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J Biol Chem. 2003 Feb 21;278(8):6041-9. Epub 2002 Dec 6.

LOT1 (PLAGL1/ZAC1), the candidate tumor suppressor gene at chromosome 6q24-25, is epigenetically regulated in cancer.

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  • 1Ovarian Cancer Program, Department of Medical Oncology, Fox Chase Cancer Center, Philadelphia, Pennsylvania 19111, USA.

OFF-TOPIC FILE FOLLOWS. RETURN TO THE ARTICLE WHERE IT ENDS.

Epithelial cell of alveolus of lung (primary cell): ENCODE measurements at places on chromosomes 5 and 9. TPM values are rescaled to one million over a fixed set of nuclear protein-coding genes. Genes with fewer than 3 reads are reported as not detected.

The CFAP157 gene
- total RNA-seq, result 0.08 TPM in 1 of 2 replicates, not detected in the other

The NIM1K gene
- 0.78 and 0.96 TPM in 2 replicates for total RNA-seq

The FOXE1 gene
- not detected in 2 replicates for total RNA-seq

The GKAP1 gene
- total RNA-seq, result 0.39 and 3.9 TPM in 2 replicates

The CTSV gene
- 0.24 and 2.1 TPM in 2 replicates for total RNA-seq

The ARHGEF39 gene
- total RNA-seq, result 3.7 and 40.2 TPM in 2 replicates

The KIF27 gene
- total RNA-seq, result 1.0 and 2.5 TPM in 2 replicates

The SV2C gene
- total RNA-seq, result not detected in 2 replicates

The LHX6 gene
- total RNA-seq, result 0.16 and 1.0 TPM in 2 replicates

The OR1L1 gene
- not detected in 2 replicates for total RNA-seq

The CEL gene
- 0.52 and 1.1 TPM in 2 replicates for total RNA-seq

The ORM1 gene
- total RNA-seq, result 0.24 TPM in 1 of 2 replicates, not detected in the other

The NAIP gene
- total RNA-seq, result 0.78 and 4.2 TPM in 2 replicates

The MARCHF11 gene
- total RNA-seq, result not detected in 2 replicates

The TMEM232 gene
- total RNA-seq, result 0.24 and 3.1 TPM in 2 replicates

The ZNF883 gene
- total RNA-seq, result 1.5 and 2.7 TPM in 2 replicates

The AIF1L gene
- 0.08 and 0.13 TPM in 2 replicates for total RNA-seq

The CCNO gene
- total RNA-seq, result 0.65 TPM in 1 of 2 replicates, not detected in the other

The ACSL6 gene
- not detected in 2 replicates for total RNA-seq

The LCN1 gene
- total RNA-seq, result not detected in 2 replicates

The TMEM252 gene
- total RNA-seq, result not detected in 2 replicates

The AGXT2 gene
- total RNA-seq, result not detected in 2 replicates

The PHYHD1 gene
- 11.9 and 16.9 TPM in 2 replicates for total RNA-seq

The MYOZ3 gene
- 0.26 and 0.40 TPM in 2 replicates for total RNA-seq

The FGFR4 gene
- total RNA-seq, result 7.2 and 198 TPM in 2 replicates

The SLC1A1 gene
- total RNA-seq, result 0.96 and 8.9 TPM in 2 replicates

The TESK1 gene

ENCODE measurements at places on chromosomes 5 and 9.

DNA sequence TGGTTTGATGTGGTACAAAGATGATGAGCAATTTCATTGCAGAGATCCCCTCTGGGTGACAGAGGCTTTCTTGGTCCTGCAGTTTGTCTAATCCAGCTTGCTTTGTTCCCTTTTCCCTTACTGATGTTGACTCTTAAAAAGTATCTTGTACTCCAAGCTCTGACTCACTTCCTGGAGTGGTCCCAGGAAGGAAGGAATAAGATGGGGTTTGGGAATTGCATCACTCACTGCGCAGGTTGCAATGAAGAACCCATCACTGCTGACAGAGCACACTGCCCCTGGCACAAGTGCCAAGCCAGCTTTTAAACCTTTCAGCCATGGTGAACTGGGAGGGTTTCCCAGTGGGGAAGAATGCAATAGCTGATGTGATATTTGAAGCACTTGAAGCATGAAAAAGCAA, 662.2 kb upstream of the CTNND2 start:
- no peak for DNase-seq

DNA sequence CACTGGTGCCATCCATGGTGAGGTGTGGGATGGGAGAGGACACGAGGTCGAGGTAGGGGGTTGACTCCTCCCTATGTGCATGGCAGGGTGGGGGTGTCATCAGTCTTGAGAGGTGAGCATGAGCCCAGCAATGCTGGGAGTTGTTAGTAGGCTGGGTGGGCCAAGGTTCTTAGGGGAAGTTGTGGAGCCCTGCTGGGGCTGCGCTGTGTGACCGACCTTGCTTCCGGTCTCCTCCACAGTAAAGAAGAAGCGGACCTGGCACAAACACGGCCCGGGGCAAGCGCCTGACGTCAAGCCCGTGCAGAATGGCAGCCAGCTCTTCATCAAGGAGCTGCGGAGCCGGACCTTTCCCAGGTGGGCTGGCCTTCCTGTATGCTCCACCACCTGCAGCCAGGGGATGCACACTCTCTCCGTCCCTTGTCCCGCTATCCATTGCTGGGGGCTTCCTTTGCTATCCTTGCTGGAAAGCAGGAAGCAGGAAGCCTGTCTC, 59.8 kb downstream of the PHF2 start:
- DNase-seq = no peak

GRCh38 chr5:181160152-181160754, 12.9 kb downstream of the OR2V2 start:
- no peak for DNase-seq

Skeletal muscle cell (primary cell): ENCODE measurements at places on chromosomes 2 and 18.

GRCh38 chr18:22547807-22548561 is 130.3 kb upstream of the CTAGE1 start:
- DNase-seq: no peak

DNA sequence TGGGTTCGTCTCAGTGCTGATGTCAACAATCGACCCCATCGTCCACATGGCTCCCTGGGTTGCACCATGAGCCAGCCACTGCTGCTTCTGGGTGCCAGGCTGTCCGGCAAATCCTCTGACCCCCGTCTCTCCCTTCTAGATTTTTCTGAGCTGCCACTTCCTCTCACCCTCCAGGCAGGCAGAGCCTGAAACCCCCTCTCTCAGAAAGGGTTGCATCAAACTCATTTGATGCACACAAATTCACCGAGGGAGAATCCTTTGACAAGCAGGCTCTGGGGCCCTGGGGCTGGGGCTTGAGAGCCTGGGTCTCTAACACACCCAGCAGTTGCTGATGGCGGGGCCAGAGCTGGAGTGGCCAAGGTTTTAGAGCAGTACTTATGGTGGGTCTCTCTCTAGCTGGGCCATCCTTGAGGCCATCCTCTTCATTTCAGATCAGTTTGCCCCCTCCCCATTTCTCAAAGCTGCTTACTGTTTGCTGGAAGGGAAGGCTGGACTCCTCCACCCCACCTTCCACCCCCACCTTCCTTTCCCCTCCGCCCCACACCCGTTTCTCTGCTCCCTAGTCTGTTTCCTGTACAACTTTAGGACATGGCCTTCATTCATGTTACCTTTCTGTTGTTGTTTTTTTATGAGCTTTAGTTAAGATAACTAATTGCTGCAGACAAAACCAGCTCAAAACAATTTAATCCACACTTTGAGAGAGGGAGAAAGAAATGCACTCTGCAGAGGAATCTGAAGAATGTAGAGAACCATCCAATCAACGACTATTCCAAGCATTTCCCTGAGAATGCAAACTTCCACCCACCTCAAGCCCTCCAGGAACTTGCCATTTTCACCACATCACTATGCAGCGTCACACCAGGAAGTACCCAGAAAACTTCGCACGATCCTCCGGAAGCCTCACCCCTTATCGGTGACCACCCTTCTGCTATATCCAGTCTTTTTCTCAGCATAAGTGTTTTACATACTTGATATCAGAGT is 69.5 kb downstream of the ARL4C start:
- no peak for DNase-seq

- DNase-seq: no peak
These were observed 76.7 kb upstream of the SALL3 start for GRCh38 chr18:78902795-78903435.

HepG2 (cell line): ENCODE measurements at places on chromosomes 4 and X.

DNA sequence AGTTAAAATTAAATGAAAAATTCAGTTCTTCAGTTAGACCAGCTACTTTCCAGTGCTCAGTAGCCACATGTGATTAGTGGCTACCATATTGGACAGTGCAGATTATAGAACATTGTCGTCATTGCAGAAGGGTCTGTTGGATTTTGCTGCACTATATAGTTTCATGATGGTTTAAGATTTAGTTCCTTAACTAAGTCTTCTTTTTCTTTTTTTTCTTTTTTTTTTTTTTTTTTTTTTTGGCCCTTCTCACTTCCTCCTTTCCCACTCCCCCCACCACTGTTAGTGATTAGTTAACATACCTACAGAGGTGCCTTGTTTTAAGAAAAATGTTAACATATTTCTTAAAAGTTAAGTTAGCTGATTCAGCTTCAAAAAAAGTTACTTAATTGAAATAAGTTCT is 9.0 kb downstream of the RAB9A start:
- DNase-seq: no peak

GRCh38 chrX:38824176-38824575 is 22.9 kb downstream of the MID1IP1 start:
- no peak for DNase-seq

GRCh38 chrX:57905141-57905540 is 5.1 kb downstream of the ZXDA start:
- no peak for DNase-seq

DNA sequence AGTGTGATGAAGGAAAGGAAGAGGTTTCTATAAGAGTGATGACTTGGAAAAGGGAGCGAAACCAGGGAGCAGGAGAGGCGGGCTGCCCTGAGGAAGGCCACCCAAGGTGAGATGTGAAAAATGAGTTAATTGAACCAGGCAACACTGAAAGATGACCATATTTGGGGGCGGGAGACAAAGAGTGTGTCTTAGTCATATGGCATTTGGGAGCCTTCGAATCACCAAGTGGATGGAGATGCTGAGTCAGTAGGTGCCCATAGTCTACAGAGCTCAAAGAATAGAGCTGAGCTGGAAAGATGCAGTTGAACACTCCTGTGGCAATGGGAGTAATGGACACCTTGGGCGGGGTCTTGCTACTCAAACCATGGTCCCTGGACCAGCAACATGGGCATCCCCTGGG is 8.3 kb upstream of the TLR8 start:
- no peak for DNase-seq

LOT1 is a zinc-finger nuclear transcription factor, which possesses anti-proliferative effects and is frequently silenced in ovarian and breast cancer cells. The LOT1 gene is localized at chromosome 6q24-25, a chromosomal region maternally imprinted and linked to growth retardation in several organs and progression of disease states such as transient neonatal diabetes mellitus. Toward understanding the molecular mechanism underlying the loss of LOT1 expression in cancer, we have characterized the genomic structure and analyzed its epigenetic regulation. Genome mapping of LOT1 in comparison with the other splice variants, namely ZAC1 and PLAGL1, revealed that its mRNA ( approximately 4.7 kb; GenBank accession number U76261) is potentially spliced using six exons spanning at least 70 kb of the human genome. 5'-RACE (rapid amplification of cDNA ends) data indicate the presence of at least two transcription start sites. We found that in vitro methylation of the LOT1 promoter causes a significant loss in its ability to drive luciferase transcription. To determine the nature of in vivo methylation of LOT1, we used bisulfite-sequencing strategies on genomic DNA. We show that in the ovarian and breast cancer cell lines and/or tumors the 5'-CpG island of LOT1 is a differentially methylated region. In these cell lines the ratio of methylated to unmethylated CpG dinucleotides in this region ranged from 31 to 99% and the ovarian tumors have relatively higher cytosine methylation than normal tissues. Furthermore, we show that trichostatin A, a specific inhibitor of histone deacetylase, relieves transcriptional silencing of LOT1 mRNA in malignantly transformed cells. It appears that, unlike DNA methylation, histone deacetylation does not target the promoter, and rather it is indirect and may be elicited by a mechanism upstream of the LOT1 regulatory pathway. Taken together, the data suggest that expression of LOT1 is under the control of two epigenetic modifications and that, in the absence of loss of heterozygosity, the biallelic (two-hit) or maximal silencing of LOT1 requires both processes.

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